May the Lord be with you and bless you as you begin a new day and a new month.
(Yesterday on the blog: To Surprise Us At the Last Day)
Aaron Menikoff has a message to Gen Z graduates that may encourage and challenge them in useful ways.
“As a protective Father, God calls us to prudence, to think before we act. This may sound simple, but even prudence has its imposters. We may think we are being prudent while we are still playing the fool. How so?” Emily Van Dixhoorn explains.
Cindy Matson has a great idea here. She includes prayer prompts for every day of the month.
“In Paul’s view here in Titus, the lifeblood of an effective Gospel witness is far more ordinary and unimpressive than we’d like to admit. It’s comprised of character and behavior we readily assume ourselves to have, but closer self-examination reveals why Paul instructs us to continually remind ourselves of these things.”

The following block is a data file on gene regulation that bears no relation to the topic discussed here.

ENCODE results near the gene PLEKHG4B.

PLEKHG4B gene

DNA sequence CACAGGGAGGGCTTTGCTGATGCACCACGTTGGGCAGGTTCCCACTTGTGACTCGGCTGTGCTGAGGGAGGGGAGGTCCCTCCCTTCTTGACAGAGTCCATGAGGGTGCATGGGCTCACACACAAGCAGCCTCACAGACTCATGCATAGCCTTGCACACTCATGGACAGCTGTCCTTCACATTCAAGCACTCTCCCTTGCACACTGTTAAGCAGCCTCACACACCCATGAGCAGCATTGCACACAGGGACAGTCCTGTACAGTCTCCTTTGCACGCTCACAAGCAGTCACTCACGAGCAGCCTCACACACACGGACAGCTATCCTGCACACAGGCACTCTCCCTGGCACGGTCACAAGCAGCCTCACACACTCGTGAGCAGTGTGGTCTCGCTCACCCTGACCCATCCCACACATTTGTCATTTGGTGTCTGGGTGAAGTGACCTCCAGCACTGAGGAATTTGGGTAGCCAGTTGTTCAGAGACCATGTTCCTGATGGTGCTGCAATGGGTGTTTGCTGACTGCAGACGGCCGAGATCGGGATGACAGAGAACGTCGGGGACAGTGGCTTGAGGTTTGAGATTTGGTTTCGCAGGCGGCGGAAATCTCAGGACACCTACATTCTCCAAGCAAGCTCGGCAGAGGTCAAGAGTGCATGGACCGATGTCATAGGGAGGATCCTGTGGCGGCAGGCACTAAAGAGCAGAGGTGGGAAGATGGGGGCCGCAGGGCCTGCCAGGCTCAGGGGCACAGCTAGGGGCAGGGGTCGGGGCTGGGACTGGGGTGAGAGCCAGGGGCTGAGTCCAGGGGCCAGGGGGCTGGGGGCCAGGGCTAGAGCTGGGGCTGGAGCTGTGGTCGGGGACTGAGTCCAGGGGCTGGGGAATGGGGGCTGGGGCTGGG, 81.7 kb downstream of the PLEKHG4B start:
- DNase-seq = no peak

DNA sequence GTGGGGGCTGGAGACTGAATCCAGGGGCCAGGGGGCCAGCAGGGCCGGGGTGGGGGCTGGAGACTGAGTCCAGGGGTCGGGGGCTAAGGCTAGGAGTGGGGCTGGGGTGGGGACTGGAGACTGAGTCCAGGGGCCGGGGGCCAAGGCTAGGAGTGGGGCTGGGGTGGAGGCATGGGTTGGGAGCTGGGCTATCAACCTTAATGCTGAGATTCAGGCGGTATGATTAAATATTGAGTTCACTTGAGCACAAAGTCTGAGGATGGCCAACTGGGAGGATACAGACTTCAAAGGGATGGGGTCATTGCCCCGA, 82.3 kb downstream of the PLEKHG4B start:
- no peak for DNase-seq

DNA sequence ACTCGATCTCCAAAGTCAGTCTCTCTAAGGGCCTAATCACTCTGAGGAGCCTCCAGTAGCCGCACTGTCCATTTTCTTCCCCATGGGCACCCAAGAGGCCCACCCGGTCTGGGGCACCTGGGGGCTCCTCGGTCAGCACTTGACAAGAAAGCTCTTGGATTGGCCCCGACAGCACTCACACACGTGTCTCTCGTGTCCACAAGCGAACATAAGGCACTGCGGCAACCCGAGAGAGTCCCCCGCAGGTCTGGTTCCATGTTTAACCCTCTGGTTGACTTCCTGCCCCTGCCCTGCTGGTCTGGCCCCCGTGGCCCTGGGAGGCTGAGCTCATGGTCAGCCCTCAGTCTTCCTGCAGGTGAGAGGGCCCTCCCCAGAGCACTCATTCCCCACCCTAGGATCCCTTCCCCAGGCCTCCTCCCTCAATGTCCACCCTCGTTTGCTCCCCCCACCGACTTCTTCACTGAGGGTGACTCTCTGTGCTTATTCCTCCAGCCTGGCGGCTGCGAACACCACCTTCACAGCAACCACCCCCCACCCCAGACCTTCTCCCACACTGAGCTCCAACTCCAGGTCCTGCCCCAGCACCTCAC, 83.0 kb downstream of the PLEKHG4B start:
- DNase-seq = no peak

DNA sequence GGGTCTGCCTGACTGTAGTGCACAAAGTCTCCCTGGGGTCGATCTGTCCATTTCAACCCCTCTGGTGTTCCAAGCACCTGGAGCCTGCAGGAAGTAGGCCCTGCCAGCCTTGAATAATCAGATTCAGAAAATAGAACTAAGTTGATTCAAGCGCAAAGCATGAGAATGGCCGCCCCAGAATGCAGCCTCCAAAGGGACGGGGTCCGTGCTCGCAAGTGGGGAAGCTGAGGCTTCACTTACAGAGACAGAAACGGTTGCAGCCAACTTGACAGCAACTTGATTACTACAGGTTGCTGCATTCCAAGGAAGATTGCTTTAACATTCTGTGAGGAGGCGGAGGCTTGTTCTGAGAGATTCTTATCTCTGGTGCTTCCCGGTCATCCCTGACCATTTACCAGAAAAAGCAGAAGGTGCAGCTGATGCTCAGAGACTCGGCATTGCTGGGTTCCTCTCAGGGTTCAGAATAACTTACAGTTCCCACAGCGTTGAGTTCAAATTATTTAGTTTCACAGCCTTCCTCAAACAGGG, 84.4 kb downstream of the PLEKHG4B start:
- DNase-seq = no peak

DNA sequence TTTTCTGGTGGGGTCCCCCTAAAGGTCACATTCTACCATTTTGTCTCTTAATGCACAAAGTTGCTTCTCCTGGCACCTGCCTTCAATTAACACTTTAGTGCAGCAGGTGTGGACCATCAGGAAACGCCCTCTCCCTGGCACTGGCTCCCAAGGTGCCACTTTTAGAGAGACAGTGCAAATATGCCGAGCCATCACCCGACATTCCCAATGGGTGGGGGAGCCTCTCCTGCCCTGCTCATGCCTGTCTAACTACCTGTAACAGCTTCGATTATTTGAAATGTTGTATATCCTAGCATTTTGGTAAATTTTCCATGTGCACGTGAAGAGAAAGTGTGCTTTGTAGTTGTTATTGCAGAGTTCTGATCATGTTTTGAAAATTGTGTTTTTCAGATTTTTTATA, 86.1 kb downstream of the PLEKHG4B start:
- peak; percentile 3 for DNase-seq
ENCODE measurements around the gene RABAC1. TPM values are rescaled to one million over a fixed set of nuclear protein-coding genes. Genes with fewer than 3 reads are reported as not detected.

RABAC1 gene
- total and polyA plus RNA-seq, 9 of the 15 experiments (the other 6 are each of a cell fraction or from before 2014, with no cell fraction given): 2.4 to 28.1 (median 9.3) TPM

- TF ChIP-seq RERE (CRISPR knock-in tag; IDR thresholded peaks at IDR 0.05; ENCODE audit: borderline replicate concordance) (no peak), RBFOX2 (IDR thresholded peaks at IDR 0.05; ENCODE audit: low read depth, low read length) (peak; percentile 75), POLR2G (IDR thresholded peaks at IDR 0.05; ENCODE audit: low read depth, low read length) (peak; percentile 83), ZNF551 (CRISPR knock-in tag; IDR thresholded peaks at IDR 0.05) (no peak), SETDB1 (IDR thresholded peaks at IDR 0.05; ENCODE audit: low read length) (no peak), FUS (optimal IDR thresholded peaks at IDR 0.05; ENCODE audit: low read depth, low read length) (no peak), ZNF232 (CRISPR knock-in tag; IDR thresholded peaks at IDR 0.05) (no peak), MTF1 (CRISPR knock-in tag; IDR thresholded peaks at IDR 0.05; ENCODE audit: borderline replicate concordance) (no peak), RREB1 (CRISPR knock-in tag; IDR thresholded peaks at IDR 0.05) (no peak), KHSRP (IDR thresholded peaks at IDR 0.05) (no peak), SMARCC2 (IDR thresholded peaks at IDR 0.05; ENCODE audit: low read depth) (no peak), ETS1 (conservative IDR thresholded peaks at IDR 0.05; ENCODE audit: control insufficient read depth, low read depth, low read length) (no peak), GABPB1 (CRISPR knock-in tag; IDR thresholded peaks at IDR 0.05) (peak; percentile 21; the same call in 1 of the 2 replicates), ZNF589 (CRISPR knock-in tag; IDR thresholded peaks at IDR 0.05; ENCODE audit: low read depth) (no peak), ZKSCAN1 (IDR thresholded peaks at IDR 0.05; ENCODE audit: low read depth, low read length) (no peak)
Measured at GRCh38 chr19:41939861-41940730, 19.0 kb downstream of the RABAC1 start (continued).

For the Church’s “Theology in the Everyday” series of brief introductions to theological matters continues with an explanation of the ordinary means of grace. As is true for each entry, there’s also an explanation meant for children.
“I find the Lord’s activity in the lives of the Babylonian kings’ when the Israelites were in captivity fascinating. I cannot help but think that it was because of the presence of the people of God that the Lord worked miracles in the lives of these pagan monarchs.”
Couples should make their intentions known when they begin dating—but this is not the same as declaring an intention to get married! Rather, to be intentional is to be clear on what the initial expectations are.
The way to conquer sin is not by working hard to change our deeds, but by trusting Jesus to change our desires.—David Platt